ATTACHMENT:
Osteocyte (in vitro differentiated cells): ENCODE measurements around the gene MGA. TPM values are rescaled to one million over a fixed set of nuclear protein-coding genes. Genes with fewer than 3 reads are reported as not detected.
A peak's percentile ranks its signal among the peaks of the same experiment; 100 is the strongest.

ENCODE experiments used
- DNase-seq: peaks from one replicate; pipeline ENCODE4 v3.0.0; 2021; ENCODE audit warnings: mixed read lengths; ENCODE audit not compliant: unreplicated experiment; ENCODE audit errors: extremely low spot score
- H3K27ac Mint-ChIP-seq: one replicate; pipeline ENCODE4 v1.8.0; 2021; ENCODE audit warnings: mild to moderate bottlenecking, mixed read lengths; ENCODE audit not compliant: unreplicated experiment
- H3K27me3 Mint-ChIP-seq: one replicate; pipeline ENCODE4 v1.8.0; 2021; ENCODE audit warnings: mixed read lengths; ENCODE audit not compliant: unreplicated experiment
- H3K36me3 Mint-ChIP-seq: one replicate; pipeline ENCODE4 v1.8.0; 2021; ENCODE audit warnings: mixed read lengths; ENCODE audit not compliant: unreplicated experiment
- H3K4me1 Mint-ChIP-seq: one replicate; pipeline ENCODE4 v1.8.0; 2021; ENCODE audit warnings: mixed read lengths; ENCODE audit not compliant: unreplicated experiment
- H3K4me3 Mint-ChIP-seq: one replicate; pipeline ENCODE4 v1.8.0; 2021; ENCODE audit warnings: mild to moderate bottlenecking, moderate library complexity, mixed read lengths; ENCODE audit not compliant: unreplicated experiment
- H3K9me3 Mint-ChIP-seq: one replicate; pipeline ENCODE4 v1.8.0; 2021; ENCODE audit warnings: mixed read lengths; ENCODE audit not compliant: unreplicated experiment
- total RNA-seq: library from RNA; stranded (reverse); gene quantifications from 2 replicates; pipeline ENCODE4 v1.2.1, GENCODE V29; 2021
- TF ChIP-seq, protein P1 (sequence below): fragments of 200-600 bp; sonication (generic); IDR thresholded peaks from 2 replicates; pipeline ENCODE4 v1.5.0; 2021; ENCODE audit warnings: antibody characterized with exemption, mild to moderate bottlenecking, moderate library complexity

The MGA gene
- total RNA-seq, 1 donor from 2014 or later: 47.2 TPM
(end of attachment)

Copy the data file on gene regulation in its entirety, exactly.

Osteocyte (in vitro differentiated cells): ENCODE measurements around the gene MGA. TPM values are rescaled to one million over a fixed set of nuclear protein-coding genes. Genes with fewer than 3 reads are reported as not detected.
A peak's percentile ranks its signal among the peaks of the same experiment; 100 is the strongest.

ENCODE experiments used
- DNase-seq: peaks from one replicate; pipeline ENCODE4 v3.0.0; 2021; ENCODE audit warnings: mixed read lengths; ENCODE audit not compliant: unreplicated experiment; ENCODE audit errors: extremely low spot score
- H3K27ac Mint-ChIP-seq: one replicate; pipeline ENCODE4 v1.8.0; 2021; ENCODE audit warnings: mild to moderate bottlenecking, mixed read lengths; ENCODE audit not compliant: unreplicated experiment
- H3K27me3 Mint-ChIP-seq: one replicate; pipeline ENCODE4 v1.8.0; 2021; ENCODE audit warnings: mixed read lengths; ENCODE audit not compliant: unreplicated experiment
- H3K36me3 Mint-ChIP-seq: one replicate; pipeline ENCODE4 v1.8.0; 2021; ENCODE audit warnings: mixed read lengths; ENCODE audit not compliant: unreplicated experiment
- H3K4me1 Mint-ChIP-seq: one replicate; pipeline ENCODE4 v1.8.0; 2021; ENCODE audit warnings: mixed read lengths; ENCODE audit not compliant: unreplicated experiment
- H3K4me3 Mint-ChIP-seq: one replicate; pipeline ENCODE4 v1.8.0; 2021; ENCODE audit warnings: mild to moderate bottlenecking, moderate library complexity, mixed read lengths; ENCODE audit not compliant: unreplicated experiment
- H3K9me3 Mint-ChIP-seq: one replicate; pipeline ENCODE4 v1.8.0; 2021; ENCODE audit warnings: mixed read lengths; ENCODE audit not compliant: unreplicated experiment
- total RNA-seq: library from RNA; stranded (reverse); gene quantifications from 2 replicates; pipeline ENCODE4 v1.2.1, GENCODE V29; 2021
- TF ChIP-seq, protein P1 (sequence below): fragments of 200-600 bp; sonication (generic); IDR thresholded peaks from 2 replicates; pipeline ENCODE4 v1.5.0; 2021; ENCODE audit warnings: antibody characterized with exemption, mild to moderate bottlenecking, moderate library complexity

The MGA gene
- total RNA-seq, 1 donor from 2014 or later: 47.2 TPM